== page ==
Church House’s Liddle: Absolute return criticism ‘not without merit’


The targeted absolute return sector has been the subject of considerable criticism of late. Charges of poor performance, high fees and low transparency have all been levelled at the sector. To what extent is this criticism deserved?

We declare a vested interest (the Church House Tenax Absolute Return Strategies fund sits in the sector) but while we do not believe that all the criticism is warranted, some is not without merit.

Performance issues

Most people buy an absolute return fund to protect their capital when market volatility is at its most extreme. In what has been a difficult year for many fund managers, 50% of AR funds have delivered a negative return, thus failing to meet the requirement to protect against volatility. That leaves a lot of funds with a negative return and there have been some significant losses, with three funds in the sector seeing losses of more than 10%.

Some funds are also failing to deliver the ‘alpha’ they’d hoped to. Many absolute return funds suggest that they can use their stock or bond picking skill to harness market alpha, rather than being a slave to beta. Yet only around half the funds in the sector show a positive alpha score. This is disappointing and many investors might feel that absolute return funds have not delivered as promised.

There are, of course, poor funds in every sector but the difference with absolute return is that the concept itself is on the line. Some fund selectors have started to question whether it is possible to deliver a positive return over discrete 12-month periods with low volatility. They suggest that some volatility is necessary to deliver a return higher than cash. Clearly some of the fund managers don’t entirely believe this either as we’ve seen a number of funds shifting their time horizons from rolling 12-month periods to rolling 3-year periods.

A part of the problem is the confusion over what absolute return really means; funds in the IA Targeted Absolute Return sector has a bewildering variety of investment styles and objectives.

For the record, our definition of the absolute return objective is the delivery of positive returns in excess of cash plus fees over rolling twelve-month periods. We view an objective of cash plus 3% or plus 5% over longer periods as ‘targeted return’ for which a higher level of risk is required than for absolute return.

Misfortunes of the few?

We would add a number of things here; Firstly, we would take issue with the idea that the concept is somehow flawed. We believe that, done well, absolute return investing is far more in tune with the way most people want to invest. They want consistent, predictable returns, compounded over time, where the capital value is not subject to large drawdowns. In particular, it chimes with the new pensions’ landscape that will see far fewer people annuitise, and many hold risk assets long into retirement.

Equally, it could be argued that the perception of the sector, as a whole, might have been influenced, in part, by the short term performance of the larger funds which seem to have become a bellwether for the health of the sector as a whole.

We know it is possible to achieve these low volatility, consistent returns because a number of funds in the sector have done it. Our fund has had only three negative rolling 12 month return periods (out of 24) and we are not alone.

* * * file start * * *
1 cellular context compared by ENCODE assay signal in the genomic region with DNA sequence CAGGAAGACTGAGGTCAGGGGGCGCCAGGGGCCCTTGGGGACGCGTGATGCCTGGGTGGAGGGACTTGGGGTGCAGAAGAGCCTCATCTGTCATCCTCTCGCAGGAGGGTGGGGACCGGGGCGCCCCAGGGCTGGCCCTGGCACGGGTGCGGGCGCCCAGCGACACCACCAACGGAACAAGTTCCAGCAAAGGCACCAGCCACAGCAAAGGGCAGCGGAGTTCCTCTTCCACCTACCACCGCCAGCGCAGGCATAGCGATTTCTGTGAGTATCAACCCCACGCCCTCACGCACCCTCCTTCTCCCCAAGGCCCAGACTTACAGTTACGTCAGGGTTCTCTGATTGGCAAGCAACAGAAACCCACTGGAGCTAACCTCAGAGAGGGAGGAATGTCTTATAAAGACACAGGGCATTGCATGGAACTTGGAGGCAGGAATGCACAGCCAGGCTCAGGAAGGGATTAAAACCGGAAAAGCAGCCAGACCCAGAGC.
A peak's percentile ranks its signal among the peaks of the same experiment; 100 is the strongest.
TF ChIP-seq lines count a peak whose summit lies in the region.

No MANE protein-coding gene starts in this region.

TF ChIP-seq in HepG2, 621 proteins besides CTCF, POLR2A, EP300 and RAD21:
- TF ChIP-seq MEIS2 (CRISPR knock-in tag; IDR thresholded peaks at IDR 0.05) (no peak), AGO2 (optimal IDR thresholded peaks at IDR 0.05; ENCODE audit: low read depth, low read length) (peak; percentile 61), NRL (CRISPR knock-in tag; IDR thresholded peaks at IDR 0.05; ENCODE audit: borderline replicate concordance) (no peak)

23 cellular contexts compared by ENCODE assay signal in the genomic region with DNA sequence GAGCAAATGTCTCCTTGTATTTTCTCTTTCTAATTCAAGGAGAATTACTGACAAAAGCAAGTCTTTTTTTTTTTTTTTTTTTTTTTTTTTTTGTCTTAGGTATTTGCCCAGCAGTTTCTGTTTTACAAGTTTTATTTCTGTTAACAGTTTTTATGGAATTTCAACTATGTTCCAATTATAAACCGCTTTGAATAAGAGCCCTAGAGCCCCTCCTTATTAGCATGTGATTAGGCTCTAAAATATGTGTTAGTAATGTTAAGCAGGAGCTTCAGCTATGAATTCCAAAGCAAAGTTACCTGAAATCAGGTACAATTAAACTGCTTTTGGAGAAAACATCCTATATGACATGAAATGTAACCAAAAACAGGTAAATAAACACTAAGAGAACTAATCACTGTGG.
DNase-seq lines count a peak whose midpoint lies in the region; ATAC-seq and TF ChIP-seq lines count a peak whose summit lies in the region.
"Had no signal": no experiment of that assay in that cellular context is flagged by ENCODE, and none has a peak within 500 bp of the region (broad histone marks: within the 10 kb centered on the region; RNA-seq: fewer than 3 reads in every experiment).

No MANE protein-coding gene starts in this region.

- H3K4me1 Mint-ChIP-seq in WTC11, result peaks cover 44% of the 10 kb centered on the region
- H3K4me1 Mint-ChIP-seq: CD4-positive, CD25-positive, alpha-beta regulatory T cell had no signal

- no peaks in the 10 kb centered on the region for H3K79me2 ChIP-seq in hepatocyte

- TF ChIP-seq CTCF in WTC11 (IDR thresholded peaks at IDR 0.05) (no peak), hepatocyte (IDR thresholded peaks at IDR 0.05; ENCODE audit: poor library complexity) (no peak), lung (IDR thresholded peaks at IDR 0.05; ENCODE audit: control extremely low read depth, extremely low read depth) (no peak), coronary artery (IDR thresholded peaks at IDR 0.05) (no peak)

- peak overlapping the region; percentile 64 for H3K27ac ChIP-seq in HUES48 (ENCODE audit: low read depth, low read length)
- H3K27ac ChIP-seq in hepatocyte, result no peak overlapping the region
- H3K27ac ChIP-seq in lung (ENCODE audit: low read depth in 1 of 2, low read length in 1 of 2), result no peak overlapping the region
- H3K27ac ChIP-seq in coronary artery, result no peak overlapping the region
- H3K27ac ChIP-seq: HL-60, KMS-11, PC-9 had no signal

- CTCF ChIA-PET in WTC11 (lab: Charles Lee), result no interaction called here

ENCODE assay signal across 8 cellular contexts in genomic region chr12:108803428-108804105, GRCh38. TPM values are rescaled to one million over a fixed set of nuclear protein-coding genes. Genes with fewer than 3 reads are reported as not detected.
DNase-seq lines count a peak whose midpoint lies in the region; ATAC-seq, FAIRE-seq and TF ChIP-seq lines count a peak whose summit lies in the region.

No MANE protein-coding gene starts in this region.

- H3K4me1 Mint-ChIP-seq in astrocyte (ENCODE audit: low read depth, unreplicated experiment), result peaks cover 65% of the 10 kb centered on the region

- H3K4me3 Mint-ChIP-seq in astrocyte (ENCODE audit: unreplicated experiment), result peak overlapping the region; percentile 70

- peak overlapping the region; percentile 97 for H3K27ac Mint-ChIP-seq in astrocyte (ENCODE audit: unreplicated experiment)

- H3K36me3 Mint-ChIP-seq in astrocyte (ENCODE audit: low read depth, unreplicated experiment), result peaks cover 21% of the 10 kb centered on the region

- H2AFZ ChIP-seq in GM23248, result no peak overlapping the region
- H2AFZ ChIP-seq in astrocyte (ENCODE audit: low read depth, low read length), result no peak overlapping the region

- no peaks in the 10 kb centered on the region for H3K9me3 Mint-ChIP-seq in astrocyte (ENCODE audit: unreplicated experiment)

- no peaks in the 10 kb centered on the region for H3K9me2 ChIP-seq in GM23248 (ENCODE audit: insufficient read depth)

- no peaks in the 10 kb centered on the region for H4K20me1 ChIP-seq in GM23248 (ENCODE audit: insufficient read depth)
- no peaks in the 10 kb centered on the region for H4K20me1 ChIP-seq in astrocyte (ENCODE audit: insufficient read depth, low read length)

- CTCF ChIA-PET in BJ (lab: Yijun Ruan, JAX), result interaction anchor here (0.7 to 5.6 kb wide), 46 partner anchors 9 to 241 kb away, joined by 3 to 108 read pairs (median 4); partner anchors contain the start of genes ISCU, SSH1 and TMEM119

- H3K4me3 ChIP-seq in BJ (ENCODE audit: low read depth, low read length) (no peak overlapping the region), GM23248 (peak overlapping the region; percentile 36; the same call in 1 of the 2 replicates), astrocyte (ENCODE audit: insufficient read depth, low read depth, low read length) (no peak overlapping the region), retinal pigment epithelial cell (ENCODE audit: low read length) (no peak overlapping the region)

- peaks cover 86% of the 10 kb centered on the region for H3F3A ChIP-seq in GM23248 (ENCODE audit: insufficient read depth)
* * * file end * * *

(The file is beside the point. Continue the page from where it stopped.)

However, there are a number of important considerations when managing an absolute return fund. We believe in simplicity; derivatives add costs, leave the sector open to charges of poor transparency and while we recognise that they will have a place in some absolute return strategies, they need to be used with skill and discernment and a full appreciation of the risks involved.

Risky business?

Absolute return also means ensuring that every investment is made with an awareness of the downside risk. If we are targeting a positive return over rolling 12-month periods, we must invest on that basis. We believe that every individual investment beyond cash should offer a compelling reward potential, for an appropriate level of risk. If it doesn’t, we will hold cash.

While the risk of permanent loss of capital is the greatest concern of investors, short-term volatility is also important. An investor who can tolerate volatility, might simply invest in a long-only equity fund rather than an absolute return fund.

The absolute return sector has had some headwinds. Quantitative easing has distorted asset pricing and in particular has changed the pricing of risk. However, we make no excuses and believe that we have to operate in the environment in which we find ourselves. Nevertheless, we believe absolute return is an achievable – and worthy – target and the short-term problems of some funds in the sector should not distract investors from its merits.

The original concept behind absolute return was to address the simple hopes and aspirations of investors who didn’t want to lose their money. Yes, the economic environment has suffered a few setbacks, to say the least, and whilst it may have become more difficult to achieve this objective, it doesn’t change an investor’s goals so we should still run money on that basis.

Perhaps our fund managers have a certain advantage having traditionally run money for private clients. It means we have always had a direct connection with our investors and have always managed our fund in line with their goals. Running clients’ money with a sense that they’re looking over your shoulder provides excellent lucidity!

*All data: Financial Express to 16 September

Sam Liddle is sales director at Church House Investment Management.